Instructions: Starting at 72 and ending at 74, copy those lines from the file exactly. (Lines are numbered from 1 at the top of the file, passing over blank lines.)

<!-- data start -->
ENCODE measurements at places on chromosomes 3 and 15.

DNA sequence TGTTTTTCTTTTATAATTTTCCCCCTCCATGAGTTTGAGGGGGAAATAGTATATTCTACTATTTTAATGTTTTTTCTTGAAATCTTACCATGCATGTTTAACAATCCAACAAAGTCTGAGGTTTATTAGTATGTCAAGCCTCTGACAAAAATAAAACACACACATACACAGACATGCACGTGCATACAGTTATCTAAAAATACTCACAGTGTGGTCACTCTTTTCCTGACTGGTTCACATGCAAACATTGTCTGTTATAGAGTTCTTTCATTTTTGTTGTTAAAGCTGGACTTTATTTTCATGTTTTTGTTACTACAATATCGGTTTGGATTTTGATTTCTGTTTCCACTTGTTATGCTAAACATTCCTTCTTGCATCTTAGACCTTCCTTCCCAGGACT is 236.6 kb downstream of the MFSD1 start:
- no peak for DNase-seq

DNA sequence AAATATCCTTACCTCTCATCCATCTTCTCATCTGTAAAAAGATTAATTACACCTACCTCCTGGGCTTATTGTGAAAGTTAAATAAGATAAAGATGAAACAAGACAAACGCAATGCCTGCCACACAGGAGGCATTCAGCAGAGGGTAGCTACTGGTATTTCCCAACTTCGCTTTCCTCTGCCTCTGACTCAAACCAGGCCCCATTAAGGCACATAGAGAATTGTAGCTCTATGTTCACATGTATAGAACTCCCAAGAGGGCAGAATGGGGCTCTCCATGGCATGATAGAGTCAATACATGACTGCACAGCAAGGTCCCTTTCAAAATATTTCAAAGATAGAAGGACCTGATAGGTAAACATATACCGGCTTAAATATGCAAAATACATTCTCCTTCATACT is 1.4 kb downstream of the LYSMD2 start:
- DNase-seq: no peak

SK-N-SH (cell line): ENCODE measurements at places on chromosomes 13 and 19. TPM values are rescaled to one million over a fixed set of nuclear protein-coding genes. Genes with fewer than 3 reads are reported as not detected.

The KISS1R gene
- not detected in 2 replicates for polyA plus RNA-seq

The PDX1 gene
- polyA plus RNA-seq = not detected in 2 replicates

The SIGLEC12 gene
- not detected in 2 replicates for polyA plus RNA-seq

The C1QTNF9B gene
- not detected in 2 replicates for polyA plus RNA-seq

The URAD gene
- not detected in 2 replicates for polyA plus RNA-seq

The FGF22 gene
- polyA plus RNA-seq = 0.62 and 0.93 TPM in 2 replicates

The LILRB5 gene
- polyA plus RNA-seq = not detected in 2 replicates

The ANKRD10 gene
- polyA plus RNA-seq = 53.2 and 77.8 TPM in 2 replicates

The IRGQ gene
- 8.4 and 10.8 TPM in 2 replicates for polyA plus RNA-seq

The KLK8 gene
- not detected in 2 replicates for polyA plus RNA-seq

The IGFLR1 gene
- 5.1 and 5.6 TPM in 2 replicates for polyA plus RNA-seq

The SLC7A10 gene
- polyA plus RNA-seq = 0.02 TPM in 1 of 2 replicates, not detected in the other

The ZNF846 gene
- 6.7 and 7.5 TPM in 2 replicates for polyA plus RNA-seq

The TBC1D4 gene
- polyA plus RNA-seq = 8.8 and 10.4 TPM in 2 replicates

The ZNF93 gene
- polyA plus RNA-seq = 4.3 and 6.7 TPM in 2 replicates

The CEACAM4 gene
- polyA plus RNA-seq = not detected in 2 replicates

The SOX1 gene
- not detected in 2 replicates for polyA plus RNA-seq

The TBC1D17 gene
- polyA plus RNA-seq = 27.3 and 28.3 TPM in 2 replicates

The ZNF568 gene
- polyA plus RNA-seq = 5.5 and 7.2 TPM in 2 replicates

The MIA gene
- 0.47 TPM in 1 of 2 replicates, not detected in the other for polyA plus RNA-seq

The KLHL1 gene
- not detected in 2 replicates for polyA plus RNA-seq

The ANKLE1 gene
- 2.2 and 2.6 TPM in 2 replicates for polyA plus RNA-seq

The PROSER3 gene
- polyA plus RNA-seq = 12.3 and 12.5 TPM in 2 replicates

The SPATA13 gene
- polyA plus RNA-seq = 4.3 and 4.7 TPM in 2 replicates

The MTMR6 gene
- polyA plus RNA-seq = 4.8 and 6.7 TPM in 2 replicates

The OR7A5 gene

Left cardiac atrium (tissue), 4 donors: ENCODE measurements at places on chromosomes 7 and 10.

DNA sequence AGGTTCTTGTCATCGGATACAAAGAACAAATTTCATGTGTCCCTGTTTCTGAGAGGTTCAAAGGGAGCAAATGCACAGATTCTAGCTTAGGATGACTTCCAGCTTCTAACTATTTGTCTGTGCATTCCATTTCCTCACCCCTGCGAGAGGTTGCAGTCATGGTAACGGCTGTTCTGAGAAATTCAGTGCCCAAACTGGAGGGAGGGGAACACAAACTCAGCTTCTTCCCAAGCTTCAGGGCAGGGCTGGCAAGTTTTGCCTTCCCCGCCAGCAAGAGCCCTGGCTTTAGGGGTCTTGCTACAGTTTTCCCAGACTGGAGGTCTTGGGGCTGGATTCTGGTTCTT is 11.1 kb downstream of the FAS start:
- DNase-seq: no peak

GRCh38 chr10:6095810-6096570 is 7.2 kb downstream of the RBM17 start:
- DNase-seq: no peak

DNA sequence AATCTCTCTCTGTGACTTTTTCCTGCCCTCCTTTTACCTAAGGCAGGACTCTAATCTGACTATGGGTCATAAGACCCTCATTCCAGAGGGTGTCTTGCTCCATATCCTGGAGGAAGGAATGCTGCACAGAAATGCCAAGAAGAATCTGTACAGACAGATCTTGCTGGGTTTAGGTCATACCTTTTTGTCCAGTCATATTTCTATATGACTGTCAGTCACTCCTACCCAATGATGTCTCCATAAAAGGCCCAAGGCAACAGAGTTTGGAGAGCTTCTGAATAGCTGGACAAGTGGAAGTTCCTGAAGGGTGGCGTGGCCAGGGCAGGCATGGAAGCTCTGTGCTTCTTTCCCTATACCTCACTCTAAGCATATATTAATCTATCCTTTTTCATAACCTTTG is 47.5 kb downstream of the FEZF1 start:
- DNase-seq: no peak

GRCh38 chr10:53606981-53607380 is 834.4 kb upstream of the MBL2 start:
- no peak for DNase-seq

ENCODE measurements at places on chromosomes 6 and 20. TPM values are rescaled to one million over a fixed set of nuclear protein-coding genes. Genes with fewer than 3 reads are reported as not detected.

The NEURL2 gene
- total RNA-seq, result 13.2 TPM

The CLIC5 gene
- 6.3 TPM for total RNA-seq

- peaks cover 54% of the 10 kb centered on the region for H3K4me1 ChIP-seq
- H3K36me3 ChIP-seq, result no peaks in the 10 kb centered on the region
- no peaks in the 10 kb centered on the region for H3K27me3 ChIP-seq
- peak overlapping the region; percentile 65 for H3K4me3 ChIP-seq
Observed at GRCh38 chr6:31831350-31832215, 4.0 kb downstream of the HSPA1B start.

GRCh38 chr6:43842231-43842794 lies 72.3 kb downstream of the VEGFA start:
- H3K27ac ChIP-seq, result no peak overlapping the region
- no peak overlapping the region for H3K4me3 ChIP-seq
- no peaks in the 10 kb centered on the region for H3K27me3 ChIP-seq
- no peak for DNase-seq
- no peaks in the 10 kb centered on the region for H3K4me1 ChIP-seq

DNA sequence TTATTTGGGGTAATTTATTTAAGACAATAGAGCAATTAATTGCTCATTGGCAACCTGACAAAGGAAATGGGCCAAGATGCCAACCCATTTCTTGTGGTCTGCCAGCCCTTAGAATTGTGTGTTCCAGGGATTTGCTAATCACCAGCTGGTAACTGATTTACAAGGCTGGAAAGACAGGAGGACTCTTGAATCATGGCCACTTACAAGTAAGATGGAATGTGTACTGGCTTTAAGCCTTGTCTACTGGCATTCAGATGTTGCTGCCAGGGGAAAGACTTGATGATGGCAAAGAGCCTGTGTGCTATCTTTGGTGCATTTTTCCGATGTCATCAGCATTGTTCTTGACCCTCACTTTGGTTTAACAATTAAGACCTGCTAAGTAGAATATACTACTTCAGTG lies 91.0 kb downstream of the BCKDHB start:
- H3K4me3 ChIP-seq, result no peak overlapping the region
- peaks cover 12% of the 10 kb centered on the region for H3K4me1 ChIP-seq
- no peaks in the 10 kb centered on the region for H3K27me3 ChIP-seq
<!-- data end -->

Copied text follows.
- peaks cover 54% of the 10 kb centered on the region for H3K4me1 ChIP-seq
- H3K36me3 ChIP-seq, result no peaks in the 10 kb centered on the region
- no peaks in the 10 kb centered on the region for H3K27me3 ChIP-seq